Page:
Currently reading: One Ford plan will continue, says new boss Mark Fields
Autocar talks exclusively to new Ford boss Mark Fields about his plans for the Blue Oval's future

Ford has at last appointed its chief operating officer, Mark Fields, to the top job of chief executive officer, a position occupied by high-achieving Alan Mulally for the past eight years.

Mulally’s 'One Ford' plan is credited with carrying the company through the 2008-2011 financial crisis without the need for the kind of government bail-out that rescued GM and Chrysler, and getting it rapidly back to profitability. Here, Fields talks exclusively to Steve Cropley about how he’ll run the company.

Congratulations on your new job. Will you make early changes, to mark the change of management?

I’d prefer to talk about what’s not going to change. In organisations like ours there’s always some concern when new guys take over, so I want to stress my determination to stick to our One Ford plan, and to a culture of positive leadership. But I believe this is the right time to accelerate the plan with even more product passion, and more innovation.

What role will Alan Mulally play in future?

Alan was a great mentor to me, so even after he retires from the board and leaves the company, I’m going to listen to anything he wants to say to me. Management styles are different, but I don’t expect the company’s direction to change at all.

You had a hand in the hard thinking behind One Ford, right?

When I came back to North America from Europe, we launched a plan called 'Way Forward', which was all about having a full product family around the world. It included a proposal that we take the Fiesta, a terrific car, and offer it globally. Then Alan joined the company, turbocharged the whole thing and launched One Ford. He was definitely the major mover behind it all.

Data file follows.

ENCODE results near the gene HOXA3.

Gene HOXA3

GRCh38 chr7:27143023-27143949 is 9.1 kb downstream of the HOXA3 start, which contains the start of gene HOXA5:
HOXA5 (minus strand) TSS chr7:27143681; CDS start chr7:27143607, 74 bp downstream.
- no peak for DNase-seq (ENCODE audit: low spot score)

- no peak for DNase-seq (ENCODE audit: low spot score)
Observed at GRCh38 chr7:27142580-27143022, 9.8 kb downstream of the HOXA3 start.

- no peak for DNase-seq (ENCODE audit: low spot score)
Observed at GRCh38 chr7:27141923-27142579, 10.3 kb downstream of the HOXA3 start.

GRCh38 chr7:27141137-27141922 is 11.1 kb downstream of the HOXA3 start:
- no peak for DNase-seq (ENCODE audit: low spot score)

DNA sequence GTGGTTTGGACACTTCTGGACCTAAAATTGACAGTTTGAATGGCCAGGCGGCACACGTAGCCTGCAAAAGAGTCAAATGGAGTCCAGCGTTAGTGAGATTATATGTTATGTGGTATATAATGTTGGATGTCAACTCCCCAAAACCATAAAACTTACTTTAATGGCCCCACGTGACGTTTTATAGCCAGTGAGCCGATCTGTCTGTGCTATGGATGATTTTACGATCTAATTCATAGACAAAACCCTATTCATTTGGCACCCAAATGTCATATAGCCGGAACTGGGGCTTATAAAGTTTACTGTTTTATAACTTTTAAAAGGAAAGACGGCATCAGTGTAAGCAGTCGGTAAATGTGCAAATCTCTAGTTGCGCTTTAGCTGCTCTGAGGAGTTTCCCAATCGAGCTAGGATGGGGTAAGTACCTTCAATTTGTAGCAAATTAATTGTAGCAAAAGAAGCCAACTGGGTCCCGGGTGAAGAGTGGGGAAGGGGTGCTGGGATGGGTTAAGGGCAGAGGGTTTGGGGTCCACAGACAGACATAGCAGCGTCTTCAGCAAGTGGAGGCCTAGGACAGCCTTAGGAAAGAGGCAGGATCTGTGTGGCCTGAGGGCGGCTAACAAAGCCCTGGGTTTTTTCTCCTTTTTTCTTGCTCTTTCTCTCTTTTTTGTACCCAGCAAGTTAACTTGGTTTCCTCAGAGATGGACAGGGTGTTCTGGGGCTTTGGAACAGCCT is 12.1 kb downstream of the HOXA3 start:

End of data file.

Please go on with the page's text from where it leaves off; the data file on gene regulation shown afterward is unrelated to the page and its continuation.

Where are we with One Ford? Is this the end of phase one, or haven’t we reached that stage yet?

We don’t really talk in those terms. We believe One Ford is an evergreen principle, all about designing production for the correct level of demand, offering the right products for the market and building them profitably. We believe these principles will never be outmoded. We’ll always look at what a job takes, and we’ll adapt.

Steve Cropley

Steve Cropley Autocar
Title: Editor-in-chief

Steve Cropley is the oldest of Autocar’s editorial team, or the most experienced if you want to be polite about it. He joined over 30 years ago, and has driven many cars and interviewed many people in half a century in the business. 

Cropley, who regards himself as the magazine’s “long stop”, has seen many changes since Autocar was a print-only affair, but claims that in such a fast moving environment he has little appetite for looking back. 

He has been surprised and delighted by the generous reception afforded the My Week In Cars podcast he makes with long suffering colleague Matt Prior, and calls it the most enjoyable part of his working week.

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mgbv8man 2 May 2014

One Ford?

One Ford? As erly5 says what about Escort or indeed F150 or the Ranger based Chinese only 7 seater or why no American SMax, why such a long delay on Mondeo here when the US has had it for years. Seems a way of introducing underdeveloped product like Ecosport & saying its been developed for the whole world as an excuse.
erly5 2 May 2014

One Ford?

So where does the Chinese market Escort fit in to this plan?